Homology-independent targeted insertion (HITI) is a CRISPR/Cas9-based strategy that enables gene insertion in non-dividing cells in vivo and in vitro. Site-specific transgene integration can be achieved by the homology-directed repair (HDR) pathway such as short-fragment homologous recombination (SFHR). This process is inefficient and the process is not active in non-dividing cells. The other major double strand break (DSB) repair pathway, non-homologous end joining (NHEJ), is active in both proliferating and non-dividing cells and is generally more efficient than HDR in mammals. Whereas HDR can replace the target sequence, NHEJ can add an ectopic DNA sequence at the target locus instead of replacing the original DNA sequence. However NHEJ is recognized as error-prone.
HITI uses an NHEJ-based homology-independent strategy. Research lead by Juan Carlos Izpisua Belmonte at the Salk Institute for Biological Studies in La Jolla, California suggests that error-free repair is dominant in their CRISPR/Cas9-based HITI method and that the method is more efficient than HDR. Guide RNAs (gRNAs) were used to specify the direction of the insertion. Classical HDR-based CRISPR/Cas9 genome-editing involves transfecting cells with Cas9, gRNA and donor DNA containing homologous arms matching the genomic locus of interest. For HITI, donor plasmids lack homology arms and DSB does not occur through the HDR pathway. The donor DNA includes Cas9 cleavage site(s) flanking the donor sequence resulting in Cas9 cleavage at both the donor plasmid and the genomic target sequence. Both target and donor have blunt ends and the linearized donor DNA plasmid is used by the NHEJ pathway resulting integration into the genomic DSB site. When incorporated in the correct orientation, the Cas9 target sequence is disrupted preventing further Cas9 cutting.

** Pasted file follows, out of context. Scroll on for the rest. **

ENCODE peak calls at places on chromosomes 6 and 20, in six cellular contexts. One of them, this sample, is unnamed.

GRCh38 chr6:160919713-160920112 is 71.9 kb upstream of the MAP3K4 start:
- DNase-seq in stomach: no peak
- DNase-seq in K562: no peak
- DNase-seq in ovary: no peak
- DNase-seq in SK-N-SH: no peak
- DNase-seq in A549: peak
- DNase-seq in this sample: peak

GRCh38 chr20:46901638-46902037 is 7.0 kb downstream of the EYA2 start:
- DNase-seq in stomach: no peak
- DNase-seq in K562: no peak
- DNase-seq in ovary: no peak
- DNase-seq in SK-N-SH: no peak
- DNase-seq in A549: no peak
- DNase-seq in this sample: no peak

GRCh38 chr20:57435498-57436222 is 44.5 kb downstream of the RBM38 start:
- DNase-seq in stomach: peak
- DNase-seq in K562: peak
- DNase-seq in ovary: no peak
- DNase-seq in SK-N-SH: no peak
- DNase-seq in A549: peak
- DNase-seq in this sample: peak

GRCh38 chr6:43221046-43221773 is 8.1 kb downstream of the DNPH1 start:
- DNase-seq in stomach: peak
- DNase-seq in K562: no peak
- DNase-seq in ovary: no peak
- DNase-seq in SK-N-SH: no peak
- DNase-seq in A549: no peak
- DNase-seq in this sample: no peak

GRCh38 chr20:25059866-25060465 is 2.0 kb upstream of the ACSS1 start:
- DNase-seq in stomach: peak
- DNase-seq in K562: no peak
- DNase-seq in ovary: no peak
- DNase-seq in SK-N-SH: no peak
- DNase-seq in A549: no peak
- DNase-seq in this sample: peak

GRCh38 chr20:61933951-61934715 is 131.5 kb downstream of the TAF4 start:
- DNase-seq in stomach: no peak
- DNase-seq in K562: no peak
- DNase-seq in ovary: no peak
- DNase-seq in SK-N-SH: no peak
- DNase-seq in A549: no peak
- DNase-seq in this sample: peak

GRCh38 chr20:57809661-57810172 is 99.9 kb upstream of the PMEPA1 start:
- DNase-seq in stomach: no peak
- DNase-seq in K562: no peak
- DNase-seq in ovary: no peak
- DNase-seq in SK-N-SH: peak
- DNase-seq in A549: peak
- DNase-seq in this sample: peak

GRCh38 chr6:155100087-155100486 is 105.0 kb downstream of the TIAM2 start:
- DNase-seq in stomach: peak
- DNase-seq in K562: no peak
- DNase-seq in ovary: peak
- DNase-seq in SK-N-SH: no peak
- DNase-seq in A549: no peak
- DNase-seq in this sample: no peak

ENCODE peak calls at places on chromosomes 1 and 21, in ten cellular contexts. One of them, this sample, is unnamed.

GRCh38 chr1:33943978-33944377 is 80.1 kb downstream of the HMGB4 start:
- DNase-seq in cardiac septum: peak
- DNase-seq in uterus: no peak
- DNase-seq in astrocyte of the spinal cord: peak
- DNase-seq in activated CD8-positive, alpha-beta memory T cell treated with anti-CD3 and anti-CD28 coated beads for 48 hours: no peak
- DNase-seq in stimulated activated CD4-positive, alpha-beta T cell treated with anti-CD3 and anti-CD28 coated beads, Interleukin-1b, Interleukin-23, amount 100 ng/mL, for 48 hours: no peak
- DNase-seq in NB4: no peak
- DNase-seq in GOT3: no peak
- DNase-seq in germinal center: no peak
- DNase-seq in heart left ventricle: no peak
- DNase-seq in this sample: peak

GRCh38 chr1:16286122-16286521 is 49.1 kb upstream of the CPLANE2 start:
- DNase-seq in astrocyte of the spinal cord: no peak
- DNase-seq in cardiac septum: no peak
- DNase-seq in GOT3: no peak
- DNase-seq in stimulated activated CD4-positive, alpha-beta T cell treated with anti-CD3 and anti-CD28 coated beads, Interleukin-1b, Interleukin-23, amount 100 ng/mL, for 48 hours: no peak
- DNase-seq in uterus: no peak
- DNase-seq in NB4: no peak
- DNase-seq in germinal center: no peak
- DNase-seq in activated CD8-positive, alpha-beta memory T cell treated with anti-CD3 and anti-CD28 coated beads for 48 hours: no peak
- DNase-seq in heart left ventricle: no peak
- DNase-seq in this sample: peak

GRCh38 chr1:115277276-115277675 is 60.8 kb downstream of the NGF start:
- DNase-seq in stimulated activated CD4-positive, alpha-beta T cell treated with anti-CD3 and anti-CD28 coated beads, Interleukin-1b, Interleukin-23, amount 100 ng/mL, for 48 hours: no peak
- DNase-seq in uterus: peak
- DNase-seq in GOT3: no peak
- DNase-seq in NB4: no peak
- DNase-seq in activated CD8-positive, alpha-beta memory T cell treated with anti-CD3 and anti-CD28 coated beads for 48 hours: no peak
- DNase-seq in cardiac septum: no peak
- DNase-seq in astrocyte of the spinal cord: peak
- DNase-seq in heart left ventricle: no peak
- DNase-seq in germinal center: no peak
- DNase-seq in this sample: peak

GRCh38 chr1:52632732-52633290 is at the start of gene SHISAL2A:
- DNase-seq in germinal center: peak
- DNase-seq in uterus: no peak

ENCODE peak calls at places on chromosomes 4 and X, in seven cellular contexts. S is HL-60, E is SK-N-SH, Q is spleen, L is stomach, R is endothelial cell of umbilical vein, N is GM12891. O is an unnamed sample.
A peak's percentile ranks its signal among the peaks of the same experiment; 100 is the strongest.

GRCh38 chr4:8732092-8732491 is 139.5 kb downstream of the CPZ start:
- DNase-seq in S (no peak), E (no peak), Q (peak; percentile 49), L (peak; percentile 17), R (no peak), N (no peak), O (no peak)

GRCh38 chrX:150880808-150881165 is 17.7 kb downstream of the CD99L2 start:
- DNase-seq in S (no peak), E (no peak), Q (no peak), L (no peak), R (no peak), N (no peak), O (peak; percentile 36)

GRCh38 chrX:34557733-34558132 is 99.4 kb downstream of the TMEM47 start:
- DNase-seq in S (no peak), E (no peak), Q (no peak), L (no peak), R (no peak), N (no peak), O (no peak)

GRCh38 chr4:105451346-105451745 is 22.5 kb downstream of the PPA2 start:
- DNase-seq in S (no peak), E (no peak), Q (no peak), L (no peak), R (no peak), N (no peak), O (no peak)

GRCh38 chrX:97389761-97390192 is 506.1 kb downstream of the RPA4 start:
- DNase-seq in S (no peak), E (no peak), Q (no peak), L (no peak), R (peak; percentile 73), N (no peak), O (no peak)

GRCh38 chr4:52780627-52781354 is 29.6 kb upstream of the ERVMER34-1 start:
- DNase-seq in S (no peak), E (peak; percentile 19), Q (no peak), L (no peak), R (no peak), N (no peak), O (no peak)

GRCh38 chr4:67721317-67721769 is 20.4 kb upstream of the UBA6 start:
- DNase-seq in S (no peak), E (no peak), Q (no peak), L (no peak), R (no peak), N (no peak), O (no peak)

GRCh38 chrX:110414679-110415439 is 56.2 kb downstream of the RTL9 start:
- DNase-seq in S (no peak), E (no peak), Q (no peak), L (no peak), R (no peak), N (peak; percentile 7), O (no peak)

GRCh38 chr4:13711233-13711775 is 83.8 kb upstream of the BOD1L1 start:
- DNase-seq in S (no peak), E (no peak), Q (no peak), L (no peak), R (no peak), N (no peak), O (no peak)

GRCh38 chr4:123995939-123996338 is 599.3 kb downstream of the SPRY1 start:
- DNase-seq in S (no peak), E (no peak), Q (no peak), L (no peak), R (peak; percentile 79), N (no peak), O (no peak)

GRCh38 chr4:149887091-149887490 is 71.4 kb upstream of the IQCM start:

The HITI strategy was demonstrated in neurons and was the first demonstration of gene knock-in in a non-dividing cell type. The HITI method has been used to successfully treat a loss-of-function mutation in a rat model for retinitis pigmentosa. In a review article on HITI in 2018, the authors note low efficiency and potential for off-target integration as a barrier to overcome before HITI will be successful in clinical applications.
In vivo genome editing via the HITI method as a tool for gene therapy. - PubMed - NCBI
Suzuki K and Izpisua Belmonte JC
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- CRISPR/Cas ToolsClustered regularly interspaced short palindromic repeats (CRISPR) and CRISPR associated (Cas) proteins perform adaptive immune functions in prokaryotic organisms defending against foreign nucleic acids such as viruses. CRISPR/Cas tools have been adapted for use in genome editing and other DNA and RNA targeting applications.
- Cluster: BiotechnologyA cluster of topics related to biotechnology.
- CRISPR-Cas9CRISPR-Cas9 is a genome editing system. CRISPR systems provides immunity to bacteria and archaea from viruses and has been adapted for use as a genome editing tool capable of knocking out genes and rewriting genetic sequences in animal, plant and fungi. CRISPR-Cas9 is being adapted to other applications outside genome editing.
- Gene therapyGene Therapy uses genes to treat or prevent disease. Types of gene therapy include replacing a mutated gene with a healthy copy, inactivating or knocking out a mutated gene or introducing a new gene to fight disease.